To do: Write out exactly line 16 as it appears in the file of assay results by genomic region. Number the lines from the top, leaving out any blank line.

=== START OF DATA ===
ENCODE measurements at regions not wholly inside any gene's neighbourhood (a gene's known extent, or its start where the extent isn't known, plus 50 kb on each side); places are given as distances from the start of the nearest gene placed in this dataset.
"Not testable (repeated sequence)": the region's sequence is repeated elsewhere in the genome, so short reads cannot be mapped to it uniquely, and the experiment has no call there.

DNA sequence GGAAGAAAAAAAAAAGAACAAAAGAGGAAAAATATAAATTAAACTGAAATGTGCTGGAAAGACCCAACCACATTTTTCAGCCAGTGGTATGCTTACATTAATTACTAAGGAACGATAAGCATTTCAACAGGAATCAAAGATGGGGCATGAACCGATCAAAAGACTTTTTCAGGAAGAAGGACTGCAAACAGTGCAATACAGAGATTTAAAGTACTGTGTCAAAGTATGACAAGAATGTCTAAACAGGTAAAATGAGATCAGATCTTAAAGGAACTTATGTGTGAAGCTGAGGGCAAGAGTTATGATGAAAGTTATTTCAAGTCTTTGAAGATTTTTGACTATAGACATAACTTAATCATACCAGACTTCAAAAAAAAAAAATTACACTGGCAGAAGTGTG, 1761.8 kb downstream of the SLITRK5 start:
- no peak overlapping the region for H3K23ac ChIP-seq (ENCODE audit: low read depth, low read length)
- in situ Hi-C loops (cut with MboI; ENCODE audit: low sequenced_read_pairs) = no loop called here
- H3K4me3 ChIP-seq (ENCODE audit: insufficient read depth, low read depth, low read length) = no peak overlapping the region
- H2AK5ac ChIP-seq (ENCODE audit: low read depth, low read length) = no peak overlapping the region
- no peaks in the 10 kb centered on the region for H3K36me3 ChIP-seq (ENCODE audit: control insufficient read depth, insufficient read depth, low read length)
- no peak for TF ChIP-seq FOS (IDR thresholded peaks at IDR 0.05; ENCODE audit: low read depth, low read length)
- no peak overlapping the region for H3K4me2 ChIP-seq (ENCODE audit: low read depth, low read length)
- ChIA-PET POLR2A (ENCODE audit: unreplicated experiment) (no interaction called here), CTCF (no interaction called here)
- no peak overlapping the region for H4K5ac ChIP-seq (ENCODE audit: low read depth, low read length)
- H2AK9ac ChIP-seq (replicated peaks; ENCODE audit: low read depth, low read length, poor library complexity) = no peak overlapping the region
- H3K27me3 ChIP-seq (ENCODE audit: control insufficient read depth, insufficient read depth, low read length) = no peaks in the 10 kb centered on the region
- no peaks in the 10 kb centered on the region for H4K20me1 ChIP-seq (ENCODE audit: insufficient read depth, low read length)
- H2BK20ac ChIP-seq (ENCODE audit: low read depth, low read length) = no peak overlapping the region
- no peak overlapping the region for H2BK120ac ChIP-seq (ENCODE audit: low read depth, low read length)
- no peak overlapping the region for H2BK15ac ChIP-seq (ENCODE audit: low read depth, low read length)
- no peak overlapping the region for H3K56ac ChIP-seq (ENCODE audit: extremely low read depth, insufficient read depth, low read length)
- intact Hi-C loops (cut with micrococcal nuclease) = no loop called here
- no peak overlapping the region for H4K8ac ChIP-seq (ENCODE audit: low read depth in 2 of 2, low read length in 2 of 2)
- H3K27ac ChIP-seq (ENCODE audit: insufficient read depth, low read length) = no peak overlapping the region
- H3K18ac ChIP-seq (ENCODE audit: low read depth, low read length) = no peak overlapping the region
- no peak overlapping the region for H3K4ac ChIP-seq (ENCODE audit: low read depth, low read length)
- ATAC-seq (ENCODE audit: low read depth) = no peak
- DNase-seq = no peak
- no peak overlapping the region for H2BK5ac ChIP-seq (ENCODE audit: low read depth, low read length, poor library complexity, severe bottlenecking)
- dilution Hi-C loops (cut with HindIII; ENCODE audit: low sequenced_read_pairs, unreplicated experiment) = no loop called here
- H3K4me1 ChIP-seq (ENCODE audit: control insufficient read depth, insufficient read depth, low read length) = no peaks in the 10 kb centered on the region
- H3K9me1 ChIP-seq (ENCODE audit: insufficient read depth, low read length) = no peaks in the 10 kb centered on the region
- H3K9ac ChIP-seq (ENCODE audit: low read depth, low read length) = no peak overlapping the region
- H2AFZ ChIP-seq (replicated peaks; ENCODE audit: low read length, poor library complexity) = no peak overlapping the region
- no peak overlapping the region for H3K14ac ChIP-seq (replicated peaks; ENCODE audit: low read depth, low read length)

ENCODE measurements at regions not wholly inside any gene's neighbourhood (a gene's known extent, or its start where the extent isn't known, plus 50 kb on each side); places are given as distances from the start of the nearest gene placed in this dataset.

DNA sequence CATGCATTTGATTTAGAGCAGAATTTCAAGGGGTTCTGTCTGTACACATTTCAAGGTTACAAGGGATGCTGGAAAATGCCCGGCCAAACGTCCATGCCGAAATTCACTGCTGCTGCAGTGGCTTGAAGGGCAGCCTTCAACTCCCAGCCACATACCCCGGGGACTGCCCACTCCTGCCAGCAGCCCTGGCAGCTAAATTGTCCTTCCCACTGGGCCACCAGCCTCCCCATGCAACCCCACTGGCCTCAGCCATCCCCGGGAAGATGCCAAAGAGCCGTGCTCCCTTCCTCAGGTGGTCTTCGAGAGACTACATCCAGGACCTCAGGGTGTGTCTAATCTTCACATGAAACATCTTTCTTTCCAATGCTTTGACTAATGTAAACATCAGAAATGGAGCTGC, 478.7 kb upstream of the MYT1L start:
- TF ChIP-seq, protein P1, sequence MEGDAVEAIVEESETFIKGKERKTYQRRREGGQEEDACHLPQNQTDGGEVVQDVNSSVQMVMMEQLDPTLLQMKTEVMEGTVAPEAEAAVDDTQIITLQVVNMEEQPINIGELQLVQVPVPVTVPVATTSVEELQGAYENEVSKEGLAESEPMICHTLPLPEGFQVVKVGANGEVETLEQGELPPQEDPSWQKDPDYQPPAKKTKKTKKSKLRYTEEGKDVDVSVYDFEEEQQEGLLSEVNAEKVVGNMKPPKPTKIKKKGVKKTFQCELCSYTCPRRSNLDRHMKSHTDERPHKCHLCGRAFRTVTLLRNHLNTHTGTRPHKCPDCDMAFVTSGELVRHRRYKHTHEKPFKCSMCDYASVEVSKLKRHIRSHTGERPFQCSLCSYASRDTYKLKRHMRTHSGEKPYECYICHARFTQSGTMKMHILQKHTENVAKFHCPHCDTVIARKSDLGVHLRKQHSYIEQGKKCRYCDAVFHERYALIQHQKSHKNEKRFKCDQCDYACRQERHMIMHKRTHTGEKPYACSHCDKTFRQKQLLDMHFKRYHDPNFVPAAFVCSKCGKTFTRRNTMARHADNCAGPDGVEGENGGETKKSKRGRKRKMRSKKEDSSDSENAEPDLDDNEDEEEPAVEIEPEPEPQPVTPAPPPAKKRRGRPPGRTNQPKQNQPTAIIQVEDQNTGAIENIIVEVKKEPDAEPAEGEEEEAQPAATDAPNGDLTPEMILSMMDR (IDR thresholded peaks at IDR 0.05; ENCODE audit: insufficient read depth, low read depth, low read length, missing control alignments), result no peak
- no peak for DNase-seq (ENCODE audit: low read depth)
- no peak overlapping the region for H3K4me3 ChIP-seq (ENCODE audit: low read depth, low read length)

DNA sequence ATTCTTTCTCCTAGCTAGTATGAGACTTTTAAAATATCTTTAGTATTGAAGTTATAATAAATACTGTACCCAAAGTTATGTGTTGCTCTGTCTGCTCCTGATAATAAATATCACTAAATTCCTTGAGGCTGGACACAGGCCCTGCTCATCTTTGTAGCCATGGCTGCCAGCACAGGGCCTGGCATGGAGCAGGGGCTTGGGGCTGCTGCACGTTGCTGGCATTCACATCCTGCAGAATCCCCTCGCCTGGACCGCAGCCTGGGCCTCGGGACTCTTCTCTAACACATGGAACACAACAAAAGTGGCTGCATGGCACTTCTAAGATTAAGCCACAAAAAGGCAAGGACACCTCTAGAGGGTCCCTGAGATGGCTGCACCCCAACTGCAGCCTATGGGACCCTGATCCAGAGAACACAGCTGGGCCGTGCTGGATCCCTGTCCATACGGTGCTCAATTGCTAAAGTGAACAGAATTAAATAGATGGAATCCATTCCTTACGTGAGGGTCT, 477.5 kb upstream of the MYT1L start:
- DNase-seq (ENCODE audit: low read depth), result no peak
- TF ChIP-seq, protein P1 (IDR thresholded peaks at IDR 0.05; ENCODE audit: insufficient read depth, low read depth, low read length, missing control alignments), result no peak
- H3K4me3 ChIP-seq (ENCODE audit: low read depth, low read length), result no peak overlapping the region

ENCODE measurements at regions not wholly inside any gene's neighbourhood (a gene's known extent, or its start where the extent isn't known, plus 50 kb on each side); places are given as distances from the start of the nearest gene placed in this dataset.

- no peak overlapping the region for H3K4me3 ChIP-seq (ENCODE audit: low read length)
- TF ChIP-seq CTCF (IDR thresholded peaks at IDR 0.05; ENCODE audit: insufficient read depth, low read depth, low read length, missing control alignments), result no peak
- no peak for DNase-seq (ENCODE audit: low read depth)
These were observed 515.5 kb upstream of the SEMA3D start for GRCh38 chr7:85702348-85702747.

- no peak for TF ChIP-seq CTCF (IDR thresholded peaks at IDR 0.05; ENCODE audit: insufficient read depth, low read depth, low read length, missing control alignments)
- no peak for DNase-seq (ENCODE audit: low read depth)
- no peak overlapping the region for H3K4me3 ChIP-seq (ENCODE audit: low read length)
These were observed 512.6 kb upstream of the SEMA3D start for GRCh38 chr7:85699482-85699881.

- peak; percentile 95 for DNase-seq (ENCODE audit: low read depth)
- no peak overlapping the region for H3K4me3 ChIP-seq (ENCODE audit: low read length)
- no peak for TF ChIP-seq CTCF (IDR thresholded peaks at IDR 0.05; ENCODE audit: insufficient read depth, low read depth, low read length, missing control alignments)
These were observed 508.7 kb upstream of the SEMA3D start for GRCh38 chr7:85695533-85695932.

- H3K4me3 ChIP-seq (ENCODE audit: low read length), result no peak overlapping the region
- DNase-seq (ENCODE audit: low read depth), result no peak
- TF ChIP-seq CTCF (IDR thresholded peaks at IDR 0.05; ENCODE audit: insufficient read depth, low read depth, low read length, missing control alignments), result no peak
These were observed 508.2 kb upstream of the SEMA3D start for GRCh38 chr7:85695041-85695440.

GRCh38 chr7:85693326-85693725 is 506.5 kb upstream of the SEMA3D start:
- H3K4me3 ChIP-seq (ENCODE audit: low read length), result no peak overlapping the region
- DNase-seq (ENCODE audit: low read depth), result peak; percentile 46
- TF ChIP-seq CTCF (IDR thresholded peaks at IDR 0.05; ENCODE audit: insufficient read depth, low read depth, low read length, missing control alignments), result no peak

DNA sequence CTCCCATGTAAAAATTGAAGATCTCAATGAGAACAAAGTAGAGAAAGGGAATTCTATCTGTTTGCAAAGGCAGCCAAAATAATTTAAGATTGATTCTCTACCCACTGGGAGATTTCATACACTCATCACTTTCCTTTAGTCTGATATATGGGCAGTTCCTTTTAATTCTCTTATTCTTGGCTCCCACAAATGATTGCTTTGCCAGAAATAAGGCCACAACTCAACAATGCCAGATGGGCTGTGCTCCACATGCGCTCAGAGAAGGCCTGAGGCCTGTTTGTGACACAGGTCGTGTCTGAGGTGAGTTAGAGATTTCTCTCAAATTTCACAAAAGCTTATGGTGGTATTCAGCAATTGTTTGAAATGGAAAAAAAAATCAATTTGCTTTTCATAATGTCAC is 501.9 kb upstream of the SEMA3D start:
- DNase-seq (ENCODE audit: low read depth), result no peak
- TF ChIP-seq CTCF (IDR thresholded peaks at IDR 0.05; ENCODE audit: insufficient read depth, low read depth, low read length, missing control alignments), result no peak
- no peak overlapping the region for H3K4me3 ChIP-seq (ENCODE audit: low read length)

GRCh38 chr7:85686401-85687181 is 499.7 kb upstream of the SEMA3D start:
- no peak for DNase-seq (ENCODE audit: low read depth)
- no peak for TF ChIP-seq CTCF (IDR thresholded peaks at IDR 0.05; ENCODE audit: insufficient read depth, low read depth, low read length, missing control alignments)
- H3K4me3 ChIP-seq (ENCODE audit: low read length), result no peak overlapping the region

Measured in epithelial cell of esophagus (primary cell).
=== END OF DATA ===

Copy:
- H2BK20ac ChIP-seq (ENCODE audit: low read depth, low read length) = no peak overlapping the region